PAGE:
Today I placed "Lady Gaga the Bird's Nest Fern" (Yes that's the fern's name, because I can't stop staring and I don't know why) in her new home at my mom's Balinese courtyard garden! To the left is the new Vriesea Corcovadesis mounted on an old hibiscus stump, and this clumping bromeliad should prove to be just as hardy as the Japanese bird's nest fern.
This corner is starting to fill in rather nicely! The hardy bamboo palm and lady palm only reinforce the asian theme, and when they get taller and fuller I'll prune out the lower trunks to make a secondary canopy. Speaking of palms, I just found out that some of my everglades palm trunks are still alive and there are new suckers popping up from my chamaedorea cataractums in the swamp! I never thought that one would make it, but I'm pretty impressed.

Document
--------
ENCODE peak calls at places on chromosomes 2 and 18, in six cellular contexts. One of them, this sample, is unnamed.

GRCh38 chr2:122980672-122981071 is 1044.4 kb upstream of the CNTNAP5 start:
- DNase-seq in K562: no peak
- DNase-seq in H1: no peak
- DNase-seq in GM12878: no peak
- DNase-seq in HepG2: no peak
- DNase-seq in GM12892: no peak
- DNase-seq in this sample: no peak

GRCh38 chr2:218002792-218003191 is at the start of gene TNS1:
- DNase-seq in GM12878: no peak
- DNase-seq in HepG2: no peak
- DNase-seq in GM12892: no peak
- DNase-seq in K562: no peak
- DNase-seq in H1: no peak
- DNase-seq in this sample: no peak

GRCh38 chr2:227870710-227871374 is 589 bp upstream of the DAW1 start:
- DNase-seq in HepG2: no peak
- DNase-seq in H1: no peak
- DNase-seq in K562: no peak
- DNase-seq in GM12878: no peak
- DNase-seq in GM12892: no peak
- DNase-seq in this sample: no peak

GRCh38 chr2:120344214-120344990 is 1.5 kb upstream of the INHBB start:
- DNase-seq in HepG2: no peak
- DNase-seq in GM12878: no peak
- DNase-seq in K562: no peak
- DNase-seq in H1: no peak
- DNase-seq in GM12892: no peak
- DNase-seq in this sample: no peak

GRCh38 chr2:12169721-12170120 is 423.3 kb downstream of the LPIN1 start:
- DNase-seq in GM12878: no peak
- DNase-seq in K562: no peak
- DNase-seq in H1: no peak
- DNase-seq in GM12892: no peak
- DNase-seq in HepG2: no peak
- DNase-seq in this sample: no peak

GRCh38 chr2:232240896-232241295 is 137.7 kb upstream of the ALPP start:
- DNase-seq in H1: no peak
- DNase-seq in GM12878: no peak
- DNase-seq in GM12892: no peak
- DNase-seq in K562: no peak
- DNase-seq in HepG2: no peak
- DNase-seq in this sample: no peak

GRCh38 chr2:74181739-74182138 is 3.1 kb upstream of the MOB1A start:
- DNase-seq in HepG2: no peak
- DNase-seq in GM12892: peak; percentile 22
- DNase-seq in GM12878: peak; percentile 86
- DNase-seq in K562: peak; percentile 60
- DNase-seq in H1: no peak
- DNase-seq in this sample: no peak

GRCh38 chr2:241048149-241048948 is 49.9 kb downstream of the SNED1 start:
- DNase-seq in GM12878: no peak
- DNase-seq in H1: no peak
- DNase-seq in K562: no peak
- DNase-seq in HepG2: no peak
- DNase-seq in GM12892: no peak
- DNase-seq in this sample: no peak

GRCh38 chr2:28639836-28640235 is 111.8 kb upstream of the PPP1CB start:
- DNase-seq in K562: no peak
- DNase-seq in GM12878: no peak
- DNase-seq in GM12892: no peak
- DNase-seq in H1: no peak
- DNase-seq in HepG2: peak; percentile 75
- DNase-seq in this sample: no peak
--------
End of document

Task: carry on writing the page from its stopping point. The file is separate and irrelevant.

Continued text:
Below is a view of a vriesea philippo-coburgii, vriesea fosteriana, neoregelias and a new frond from a polypodium aureum "blue crisp" fern. I'll eventually put this powder blue fern at the base of the lady palms so they can climb, popping out against the dark leaves.
Here's another shot of "Lady Gaga" taking up the spotlight, with chamaedorea microspadix in the foreground.
Yes, my vriesea "inferno" is still blooming, after six months. I wonder how long it will take for its pups to reach blooming size again...
Below is a shot of the new loquat tree, just to the right of the gawdawful crape myrtle stump. To those of you just tuning in, I have to remove this tree since the landscapers keep hacking it down and ruining its form... long story. Anyways, I'm thinking of a screening shrub or tree to go roughly where the crape myrtle is, possibly a fruiting one like another pineapple guava. Does anyone have any suggestions for a fairly hardy tropical fruit tree that can take freezes to 25 degrees? If not I could always plant something else, as long as its evergreen. Thanks!